• Francis Commey

Kim Arnold: Using passion to motivate engagement and respect

Kim Arnold of Dixie Middle School and Hurricane High School is focused on her students more than anything else once she steps into the classroom. “I care a lot about each and every student, “she said. “I’m prepared to teach a lot every day, have high expectations, and try to help them grow and mature.”


Kim Arnold got her start teaching when her 9th grade geometry teacher noticed she was excelling in the class and encouraged her to help her peers as an in class tutor. She had immediate success in the role and it kicked off her lifelong passion for teaching. “They would tell me how much they liked how I explained the concepts and how they wouldn’t have made it through Geometry without me,” Kim said. She would continue to excel throughout high school and seek out other opportunities to teach others, eventually becoming a math teacher herself.


Kim’s drive for excellence has carried over to create her love for professional development. Through it, she’s been able to have the opportunity to not only help students academically but also in social ways. Her involvement with the NBPTS (National Board of Professional Teaching Standards) is a reflection of her commitment to student learning. She said she loves how the recertification process allows her to reflect on her work and continue to evolve as an educator.


The teaching community is another source of inspiration for Kim. She enjoys sharing thoughts and gathering insights from different educators and using what they’ve learned elsewhere in her own classroom. “The comradery invigorates me year after year and keeps me always striving,” Kim said. “I love reading about strategy, learning about what works and what doesn’t work, identifying places for growth, and implementing ways to target needs.”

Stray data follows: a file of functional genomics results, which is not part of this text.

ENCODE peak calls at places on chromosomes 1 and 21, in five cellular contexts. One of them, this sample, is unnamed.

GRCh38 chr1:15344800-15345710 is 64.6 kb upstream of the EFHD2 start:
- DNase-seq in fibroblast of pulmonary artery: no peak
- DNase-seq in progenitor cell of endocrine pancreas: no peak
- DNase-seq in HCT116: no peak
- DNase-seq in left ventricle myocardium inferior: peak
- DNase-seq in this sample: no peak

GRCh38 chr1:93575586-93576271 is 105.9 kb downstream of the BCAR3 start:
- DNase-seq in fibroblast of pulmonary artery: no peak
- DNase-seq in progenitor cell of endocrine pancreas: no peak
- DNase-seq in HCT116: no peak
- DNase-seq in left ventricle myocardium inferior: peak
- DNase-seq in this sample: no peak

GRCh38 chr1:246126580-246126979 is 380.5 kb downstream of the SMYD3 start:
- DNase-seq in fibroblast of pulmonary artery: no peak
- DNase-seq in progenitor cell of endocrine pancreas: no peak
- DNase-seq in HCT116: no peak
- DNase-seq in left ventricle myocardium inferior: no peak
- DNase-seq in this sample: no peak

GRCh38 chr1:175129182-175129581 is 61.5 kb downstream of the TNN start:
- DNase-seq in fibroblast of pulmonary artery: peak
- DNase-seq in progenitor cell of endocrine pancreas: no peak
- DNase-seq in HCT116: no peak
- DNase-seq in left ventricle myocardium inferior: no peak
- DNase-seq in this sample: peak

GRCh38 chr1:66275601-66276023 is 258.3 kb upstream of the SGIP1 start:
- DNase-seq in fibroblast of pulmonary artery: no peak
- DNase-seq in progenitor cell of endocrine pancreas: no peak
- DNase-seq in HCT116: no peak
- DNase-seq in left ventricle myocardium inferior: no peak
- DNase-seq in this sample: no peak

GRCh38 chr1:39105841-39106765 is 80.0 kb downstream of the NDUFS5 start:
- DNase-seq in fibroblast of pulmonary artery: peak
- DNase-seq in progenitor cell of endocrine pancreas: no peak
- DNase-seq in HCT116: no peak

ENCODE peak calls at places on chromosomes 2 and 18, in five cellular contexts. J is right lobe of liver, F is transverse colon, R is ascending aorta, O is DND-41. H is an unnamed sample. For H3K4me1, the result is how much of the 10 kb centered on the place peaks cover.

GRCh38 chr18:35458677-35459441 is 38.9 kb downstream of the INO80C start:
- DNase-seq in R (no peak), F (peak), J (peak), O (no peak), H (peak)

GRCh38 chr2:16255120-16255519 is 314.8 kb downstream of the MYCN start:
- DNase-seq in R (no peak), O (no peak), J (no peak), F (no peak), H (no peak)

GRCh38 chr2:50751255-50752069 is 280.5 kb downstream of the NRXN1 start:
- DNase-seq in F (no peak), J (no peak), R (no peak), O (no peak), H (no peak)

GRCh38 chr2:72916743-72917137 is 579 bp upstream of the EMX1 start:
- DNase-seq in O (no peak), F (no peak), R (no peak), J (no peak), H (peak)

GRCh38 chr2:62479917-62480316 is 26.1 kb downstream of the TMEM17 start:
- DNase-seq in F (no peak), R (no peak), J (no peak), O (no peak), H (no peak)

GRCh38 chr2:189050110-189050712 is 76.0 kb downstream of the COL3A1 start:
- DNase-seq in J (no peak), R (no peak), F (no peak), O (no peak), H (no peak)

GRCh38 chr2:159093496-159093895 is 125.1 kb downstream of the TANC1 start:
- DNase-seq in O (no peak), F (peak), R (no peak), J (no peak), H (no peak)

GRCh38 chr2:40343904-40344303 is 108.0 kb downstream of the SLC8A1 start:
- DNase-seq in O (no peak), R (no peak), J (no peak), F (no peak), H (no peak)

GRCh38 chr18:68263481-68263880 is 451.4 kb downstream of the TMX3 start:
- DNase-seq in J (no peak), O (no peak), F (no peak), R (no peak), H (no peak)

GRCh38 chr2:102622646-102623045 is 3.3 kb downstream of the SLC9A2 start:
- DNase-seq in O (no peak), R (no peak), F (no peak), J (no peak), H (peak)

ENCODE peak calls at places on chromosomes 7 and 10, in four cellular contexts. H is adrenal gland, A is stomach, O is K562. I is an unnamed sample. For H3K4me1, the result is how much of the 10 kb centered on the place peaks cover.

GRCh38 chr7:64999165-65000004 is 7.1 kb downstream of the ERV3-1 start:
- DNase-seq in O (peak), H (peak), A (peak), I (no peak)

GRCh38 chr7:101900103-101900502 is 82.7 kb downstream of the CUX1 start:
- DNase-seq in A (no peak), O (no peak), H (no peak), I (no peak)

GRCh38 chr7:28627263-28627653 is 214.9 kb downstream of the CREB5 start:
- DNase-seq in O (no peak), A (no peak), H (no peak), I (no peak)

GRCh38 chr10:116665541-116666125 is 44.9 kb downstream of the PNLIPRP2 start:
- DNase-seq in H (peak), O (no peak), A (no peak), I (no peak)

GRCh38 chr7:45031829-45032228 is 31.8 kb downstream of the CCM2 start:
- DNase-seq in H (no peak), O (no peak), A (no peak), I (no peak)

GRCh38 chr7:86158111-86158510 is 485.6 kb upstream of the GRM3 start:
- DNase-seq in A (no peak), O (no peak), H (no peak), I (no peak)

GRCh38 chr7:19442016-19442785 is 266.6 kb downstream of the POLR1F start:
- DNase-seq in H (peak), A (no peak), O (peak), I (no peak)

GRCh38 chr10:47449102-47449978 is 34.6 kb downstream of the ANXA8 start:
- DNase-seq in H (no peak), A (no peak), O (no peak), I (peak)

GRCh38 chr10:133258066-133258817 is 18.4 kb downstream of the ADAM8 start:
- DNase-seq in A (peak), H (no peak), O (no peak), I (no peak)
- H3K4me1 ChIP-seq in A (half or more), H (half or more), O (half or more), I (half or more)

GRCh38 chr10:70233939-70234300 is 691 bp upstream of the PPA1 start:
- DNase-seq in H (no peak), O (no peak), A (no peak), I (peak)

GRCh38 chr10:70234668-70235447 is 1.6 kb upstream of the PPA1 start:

In combination with academic research on education, the skills Kim picks up from professional development help her reliably bring about positive academic and social results. “I use a cycle of concept development, modeling, guided practice, checking for understanding, re-teaching if necessary, and individual practice,” she said. “I test the students every 2-3 weeks using common assessments as my colleagues that target essential standards, then customize a remediation assignment for each student to relearn and remaster what they missed. It's rinse and repeat.”


As an educator, Kim can see why math might be the most challenging subject for students especially if there have been learning gaps in their prior experiences. This is why Kim pays special attention to identifying what students need to be successful. “I try to anticipate which prior skills they will need to be successful on the new material and make sure they have that down,” Kim said. Kim also knows that not every student understands concepts in the same way, so she relays math in different ways as well, sometimes visually or sometimes by drawing connections to everyday life.


The end result of her efforts is a classroom characterized by engagement and respect. In general, she acknowledges that teaching is challenging, emotional, and exhausting, but her passion, which is still with her, keeps her going. “What I would hope is my students would say about me is that they can tell I care, that they can feel me rooting for them and showing up for them every day, that even if they don't love math, they do enjoy being in my class.“


Photo courtesy of Kim Arnold

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